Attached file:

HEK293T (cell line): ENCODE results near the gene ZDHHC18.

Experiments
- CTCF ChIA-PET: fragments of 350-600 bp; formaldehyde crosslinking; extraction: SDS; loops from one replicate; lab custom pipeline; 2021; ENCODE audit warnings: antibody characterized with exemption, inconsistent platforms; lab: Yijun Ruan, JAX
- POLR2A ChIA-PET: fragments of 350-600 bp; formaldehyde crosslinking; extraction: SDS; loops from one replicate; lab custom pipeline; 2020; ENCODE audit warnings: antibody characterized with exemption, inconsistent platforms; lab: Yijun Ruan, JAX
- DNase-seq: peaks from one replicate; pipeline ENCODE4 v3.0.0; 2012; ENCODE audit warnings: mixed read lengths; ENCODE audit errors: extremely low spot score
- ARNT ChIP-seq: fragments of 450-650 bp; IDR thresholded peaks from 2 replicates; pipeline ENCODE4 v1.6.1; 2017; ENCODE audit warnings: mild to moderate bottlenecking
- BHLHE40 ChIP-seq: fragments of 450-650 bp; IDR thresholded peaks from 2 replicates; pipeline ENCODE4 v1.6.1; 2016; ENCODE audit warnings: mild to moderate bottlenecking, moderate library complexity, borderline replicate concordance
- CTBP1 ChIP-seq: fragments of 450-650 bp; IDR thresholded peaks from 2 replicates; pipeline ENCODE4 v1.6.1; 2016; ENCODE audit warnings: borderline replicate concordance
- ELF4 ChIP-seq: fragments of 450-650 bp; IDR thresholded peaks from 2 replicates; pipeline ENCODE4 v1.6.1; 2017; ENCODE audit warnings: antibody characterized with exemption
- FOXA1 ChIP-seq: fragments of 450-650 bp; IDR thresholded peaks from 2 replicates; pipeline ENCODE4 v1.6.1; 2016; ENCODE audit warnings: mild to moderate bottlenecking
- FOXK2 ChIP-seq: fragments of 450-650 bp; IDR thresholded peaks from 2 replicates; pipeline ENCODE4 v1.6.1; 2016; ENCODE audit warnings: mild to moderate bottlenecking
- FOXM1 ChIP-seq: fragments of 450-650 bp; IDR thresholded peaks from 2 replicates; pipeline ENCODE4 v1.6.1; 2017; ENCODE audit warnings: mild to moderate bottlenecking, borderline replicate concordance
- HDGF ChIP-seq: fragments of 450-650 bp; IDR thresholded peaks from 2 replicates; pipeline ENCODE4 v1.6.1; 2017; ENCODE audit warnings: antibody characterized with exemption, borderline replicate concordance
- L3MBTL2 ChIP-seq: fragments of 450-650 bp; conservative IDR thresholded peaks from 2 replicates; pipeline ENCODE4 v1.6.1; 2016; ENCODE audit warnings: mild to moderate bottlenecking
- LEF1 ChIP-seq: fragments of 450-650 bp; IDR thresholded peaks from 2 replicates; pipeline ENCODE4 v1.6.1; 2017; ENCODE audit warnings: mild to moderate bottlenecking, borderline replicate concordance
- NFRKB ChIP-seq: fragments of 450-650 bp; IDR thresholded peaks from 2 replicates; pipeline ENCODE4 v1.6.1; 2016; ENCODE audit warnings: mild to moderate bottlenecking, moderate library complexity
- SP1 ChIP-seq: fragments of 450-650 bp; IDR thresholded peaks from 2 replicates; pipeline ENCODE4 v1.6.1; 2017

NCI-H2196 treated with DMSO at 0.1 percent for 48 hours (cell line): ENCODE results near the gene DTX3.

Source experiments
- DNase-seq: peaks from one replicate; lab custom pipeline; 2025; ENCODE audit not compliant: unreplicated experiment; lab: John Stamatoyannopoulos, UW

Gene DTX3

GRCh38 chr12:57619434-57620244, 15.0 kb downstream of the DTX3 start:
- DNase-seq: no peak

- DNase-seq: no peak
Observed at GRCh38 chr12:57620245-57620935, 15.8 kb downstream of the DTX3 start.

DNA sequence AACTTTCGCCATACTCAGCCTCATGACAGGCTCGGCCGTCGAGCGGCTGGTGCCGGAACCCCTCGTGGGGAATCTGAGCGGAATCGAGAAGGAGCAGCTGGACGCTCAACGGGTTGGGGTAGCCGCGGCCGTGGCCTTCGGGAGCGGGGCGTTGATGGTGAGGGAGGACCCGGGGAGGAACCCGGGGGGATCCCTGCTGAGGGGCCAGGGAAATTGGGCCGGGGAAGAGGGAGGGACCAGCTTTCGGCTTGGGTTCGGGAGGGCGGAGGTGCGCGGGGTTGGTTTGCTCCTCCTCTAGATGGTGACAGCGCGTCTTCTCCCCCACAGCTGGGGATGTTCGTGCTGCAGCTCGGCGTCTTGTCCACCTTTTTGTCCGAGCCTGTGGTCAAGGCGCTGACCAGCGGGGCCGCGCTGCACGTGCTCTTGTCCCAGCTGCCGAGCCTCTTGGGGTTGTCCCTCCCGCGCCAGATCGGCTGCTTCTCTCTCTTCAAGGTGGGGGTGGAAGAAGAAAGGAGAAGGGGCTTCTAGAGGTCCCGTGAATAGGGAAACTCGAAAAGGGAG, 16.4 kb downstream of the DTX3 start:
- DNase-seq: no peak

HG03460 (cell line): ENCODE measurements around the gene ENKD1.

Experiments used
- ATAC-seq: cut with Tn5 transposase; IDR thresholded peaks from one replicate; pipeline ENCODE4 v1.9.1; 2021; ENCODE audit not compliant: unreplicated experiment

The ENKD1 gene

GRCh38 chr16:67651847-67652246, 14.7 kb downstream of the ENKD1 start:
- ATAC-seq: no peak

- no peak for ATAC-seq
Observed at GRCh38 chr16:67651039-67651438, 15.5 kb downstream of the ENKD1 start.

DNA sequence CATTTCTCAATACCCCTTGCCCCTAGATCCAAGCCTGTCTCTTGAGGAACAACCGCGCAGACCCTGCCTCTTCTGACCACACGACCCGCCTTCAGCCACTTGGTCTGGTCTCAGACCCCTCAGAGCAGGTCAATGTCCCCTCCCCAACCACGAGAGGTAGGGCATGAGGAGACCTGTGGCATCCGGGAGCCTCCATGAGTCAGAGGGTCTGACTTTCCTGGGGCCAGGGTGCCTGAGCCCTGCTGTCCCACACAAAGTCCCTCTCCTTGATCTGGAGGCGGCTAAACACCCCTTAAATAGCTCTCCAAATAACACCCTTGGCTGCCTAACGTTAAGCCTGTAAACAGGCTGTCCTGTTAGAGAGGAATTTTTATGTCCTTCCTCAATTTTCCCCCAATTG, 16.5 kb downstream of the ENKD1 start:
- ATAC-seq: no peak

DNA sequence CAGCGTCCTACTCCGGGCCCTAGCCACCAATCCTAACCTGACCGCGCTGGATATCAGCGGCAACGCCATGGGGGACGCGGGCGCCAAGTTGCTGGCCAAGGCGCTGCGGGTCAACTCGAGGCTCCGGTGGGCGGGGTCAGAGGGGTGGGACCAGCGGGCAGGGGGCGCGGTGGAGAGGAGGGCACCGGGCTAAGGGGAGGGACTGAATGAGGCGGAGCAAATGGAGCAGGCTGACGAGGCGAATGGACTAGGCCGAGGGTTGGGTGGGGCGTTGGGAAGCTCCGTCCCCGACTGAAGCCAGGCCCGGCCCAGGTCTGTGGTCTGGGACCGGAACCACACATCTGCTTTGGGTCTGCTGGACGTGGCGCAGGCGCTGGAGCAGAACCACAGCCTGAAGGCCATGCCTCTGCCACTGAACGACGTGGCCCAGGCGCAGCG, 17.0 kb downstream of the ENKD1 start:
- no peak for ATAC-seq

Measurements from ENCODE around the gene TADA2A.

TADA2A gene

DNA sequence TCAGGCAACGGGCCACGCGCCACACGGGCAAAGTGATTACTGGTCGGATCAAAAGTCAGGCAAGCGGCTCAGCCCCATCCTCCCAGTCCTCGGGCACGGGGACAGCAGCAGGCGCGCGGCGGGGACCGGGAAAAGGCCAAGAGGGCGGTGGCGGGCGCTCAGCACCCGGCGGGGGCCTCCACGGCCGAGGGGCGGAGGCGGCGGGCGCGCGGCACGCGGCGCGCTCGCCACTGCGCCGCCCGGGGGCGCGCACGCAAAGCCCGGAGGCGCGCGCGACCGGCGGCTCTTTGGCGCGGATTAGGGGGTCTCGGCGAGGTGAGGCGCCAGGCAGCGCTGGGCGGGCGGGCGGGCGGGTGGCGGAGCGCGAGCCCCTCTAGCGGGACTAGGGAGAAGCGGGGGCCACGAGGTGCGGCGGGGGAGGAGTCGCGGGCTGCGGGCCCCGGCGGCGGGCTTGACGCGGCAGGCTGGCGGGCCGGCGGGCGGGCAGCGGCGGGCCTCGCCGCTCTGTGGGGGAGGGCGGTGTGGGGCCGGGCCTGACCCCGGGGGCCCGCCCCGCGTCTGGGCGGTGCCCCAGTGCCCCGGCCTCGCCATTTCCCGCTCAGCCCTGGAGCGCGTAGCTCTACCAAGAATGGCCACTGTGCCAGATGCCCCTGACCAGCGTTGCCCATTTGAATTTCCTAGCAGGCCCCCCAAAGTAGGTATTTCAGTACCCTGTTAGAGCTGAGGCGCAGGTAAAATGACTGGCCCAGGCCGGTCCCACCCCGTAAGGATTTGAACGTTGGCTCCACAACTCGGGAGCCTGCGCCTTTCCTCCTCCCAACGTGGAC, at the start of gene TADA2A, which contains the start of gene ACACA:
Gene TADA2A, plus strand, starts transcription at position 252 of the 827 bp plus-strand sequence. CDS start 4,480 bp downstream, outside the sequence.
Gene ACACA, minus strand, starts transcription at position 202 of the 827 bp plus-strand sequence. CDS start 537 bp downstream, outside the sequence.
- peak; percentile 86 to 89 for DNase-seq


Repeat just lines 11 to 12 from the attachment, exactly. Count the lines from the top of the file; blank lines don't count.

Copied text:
- FOXK2 ChIP-seq: fragments of 450-650 bp; IDR thresholded peaks from 2 replicates; pipeline ENCODE4 v1.6.1; 2016; ENCODE audit warnings: mild to moderate bottlenecking
- FOXM1 ChIP-seq: fragments of 450-650 bp; IDR thresholded peaks from 2 replicates; pipeline ENCODE4 v1.6.1; 2017; ENCODE audit warnings: mild to moderate bottlenecking, borderline replicate concordance